Remember? In my last blogpost I wrote about karma. In the book I recommended (Karmic Management) it says that you should even support your competitor to attract more positive “karma”. There are some impressive examples of this in the book. That this works, I see just again. Yesterday I received an extremely impressive e-mail from a customer.
A short side note: This article is another one from the category “The journey with my plugin“. The trigger for such blogposts was the book Traffic Secrets. In the book he wrote that it would be a good idea to share your story and what is happening around your product with your customers. I liked the idea so much that I now publish such an article twice a week.
By the way, I read the book because I want to attract more visitors to my sales page. Of course, to earn more in the end, because my sales have dropped a lot in the past. So there is only one way: More traffic or stop developing the plugin. But more about this is in the initial article about it: More traffic for my WordPress plugin.
Impersonal customer emails
Most of the support emails I receive start the same way. They get straight to the point. There’s no “hello” or “goodbye.” People also often don’t think it’s necessary to type their own name at the end. Accordingly, I then have to answer with “Hello there!”. Of course, this makes the whole thing very impersonal and also, in my opinion, a bit harsh.
Threats in customer e-mails
But you can also put the crown on the whole thing. Quite often I get a threat in the first email: “If you don’t help me, you’ll get a bad rating at CodeCanyon”.
Or even more extreme: “Either help me or give me my money back”.
How should one behave, especially with the latter statement? Because then I often think about whether I should help the customer at all. Last but not least, I spend hours dealing with a problem, write several e-mails and in the end the customer says: “I don’t think the solution is great after all. So give me my money back or I’ll only give you one star in my rating”.
What I’ve learned over the past few years is that many of the customers are simply often caught up in their own world. The world has become more hectic and ultimately so has the tone. On top of that, customer support is often grotty. Not only from “small” plugins. No… often also from large corporations. I remember the last blogpost, where it was also about Google and how such a large company sometimes deals with their customers in a negative way.
Just send a computer to Apple for repair. WTF! You don’t do that again so quickly if you don’t have to.
To bring it to the point: It just helps to smile. Yes! Really! Because I’ve found that most people are absolutely brilliant and even look forward to email exchanges when they’re good.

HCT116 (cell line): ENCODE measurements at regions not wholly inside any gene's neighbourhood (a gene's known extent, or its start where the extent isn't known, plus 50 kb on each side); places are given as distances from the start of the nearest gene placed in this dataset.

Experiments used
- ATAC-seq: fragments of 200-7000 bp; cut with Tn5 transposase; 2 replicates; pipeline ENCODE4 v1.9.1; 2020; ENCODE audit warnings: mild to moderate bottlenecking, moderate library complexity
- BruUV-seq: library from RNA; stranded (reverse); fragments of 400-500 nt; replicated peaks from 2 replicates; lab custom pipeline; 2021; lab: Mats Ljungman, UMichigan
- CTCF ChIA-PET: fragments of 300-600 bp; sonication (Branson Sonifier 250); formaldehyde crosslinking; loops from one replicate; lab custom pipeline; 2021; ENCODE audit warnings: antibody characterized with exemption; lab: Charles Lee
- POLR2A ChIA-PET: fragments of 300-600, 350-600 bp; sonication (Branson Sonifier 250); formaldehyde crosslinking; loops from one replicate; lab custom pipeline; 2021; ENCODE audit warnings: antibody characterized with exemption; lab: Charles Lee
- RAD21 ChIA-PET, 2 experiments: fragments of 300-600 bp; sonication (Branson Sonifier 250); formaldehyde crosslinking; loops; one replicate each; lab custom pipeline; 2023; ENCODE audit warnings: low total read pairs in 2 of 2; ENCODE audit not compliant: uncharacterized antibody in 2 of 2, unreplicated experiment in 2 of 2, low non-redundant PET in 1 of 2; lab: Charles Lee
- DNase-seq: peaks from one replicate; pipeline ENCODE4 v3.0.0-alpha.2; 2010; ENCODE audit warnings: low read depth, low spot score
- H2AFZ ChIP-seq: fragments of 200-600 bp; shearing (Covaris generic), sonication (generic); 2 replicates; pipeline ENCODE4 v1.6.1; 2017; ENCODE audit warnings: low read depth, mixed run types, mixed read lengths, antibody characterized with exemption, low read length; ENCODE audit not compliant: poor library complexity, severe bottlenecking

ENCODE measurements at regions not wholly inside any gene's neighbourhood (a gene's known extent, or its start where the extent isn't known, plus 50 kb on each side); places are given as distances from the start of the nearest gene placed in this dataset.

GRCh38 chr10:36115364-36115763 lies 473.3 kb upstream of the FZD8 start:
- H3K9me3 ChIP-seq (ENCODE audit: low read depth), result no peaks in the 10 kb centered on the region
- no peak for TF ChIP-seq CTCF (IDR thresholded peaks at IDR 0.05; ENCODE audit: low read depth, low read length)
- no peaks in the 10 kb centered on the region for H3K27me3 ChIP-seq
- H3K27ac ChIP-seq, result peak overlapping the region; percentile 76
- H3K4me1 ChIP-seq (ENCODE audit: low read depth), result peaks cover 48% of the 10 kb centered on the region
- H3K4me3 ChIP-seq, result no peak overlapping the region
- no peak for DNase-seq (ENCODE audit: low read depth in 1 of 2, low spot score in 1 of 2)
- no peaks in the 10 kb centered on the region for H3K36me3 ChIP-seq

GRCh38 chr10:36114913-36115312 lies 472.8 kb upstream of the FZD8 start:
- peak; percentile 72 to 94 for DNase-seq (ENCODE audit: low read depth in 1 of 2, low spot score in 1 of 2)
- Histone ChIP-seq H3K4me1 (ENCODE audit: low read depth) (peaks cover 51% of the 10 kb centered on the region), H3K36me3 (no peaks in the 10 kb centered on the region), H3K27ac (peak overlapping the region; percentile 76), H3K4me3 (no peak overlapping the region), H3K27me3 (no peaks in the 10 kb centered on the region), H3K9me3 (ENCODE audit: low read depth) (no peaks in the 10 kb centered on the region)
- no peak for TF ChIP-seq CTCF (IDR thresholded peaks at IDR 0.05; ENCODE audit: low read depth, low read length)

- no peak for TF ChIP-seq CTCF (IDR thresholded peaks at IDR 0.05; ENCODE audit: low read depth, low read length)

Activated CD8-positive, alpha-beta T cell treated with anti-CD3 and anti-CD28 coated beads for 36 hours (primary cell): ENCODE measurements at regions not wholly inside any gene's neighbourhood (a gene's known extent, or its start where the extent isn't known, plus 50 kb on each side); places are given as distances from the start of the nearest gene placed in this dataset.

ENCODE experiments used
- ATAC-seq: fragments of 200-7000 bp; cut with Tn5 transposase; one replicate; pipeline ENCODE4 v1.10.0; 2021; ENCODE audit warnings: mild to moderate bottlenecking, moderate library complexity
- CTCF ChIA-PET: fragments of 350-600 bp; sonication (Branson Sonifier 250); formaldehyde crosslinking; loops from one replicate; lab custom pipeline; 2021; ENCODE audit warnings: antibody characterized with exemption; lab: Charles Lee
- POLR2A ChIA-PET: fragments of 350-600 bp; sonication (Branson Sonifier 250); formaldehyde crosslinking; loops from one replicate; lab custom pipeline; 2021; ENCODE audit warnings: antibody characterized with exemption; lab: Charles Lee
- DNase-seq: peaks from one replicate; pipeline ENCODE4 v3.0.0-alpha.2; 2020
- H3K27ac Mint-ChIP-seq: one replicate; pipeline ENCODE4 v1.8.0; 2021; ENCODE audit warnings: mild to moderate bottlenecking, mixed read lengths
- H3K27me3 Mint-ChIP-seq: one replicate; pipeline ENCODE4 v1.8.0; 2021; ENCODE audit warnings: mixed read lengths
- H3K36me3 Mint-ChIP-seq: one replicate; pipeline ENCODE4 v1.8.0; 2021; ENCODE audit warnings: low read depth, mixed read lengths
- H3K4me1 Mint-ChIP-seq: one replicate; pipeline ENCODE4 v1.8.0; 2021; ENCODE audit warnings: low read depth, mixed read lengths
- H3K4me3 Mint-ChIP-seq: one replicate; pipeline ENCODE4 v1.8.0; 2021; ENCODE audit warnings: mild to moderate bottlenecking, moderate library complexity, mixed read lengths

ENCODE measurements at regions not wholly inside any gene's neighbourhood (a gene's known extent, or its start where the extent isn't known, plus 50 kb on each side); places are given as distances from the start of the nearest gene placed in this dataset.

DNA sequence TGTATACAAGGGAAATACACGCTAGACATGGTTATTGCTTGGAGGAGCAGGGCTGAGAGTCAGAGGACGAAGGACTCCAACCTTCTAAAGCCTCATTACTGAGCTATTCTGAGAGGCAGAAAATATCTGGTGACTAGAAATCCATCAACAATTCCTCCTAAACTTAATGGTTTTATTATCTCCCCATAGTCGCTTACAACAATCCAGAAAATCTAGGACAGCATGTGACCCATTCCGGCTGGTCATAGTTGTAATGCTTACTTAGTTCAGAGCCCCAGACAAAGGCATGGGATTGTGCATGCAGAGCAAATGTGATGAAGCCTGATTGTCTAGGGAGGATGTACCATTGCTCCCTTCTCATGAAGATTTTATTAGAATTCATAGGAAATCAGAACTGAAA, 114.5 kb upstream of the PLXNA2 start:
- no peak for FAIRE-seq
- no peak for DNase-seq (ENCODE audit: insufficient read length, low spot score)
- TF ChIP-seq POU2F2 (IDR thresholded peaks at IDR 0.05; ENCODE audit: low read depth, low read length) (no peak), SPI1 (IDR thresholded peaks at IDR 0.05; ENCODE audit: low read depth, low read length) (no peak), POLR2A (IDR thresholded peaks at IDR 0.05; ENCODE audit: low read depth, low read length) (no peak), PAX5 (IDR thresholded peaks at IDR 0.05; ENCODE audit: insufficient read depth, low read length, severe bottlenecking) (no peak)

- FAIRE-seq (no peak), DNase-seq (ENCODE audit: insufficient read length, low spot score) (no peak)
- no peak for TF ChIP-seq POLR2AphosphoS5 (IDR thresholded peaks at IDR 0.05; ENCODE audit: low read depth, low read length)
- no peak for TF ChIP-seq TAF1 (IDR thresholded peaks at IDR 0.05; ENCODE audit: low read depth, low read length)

So I almost always start my email with a “Hi Fred, how are you today? I hope good.”
Then I come on to the problem and immediately mention that we’re sure to find a solution.
Marketing 1×1 from customers
In the end, this was also the case with the customer mentioned at the beginning. The start was a bit harsh. He mentioned that he bought my plugin in 2018, but then stopped using it. Because it was a plugin from CodeCanyon and somehow he doesn’t like CodeCanyon/Envato. His experience there was apparently pretty lousy. I can understand… with so many products and authors, there are unfortunately also very many cowboys.
Anyway. I stayed calm and helped him with his problem. In the end, it came out that he and his family just had to deal with a snowstorm. One of the worst snowstorms his city has ever seen. As we know, the climate is going crazy (because of us). And that’s where we’re all concerned.
This situation and his dislike of CodeCanyon ultimately led to the harsh email. What I found very great: He apparently felt that way himself and later apologized for it. We are all human, sometimes in a good and sometimes in bad mood. And that’s exactly what I love so much about dealing with other people from all over the world.
Insights from customer feedback
He ended up sending me a really long, intense email with ideas. Sure… the first point was already interesting: there are people who completely avoid Envato. That brings me to the first question:
What if many of my customers don’t buy the plugin (even though they want to) precisely because I offer it at CodeCanyon? Oh boy. That would really suck, of course.
Second, he recognized the value of the course I offer. Well… it’s actually only one. One German and one English. But his idea was to split the courses up. Offer one or two basic courses for free. Then charge money for the rest:
- What schema is and how to learn to master it.
- How to use SNIP.
- More courses for specific customer groups and constellations: WooCommerce, Learndash and so on.
This reflects about what I planned to do with my first Sales Funnel.
- Charge $60 per year (instead of one time).
- Offer an affiliate program.
To increase traffic, I want to continue building my setup wizard, which will then go into not only the PRO version but also the free version. I already continued working on that yesterday.
In the last post I was still wondering if I shouldn’t focus on traffic first. Now I’m wondering, based on what the client said, if I shouldn’t start that earlier?
Let’s see. The decision is still to be made.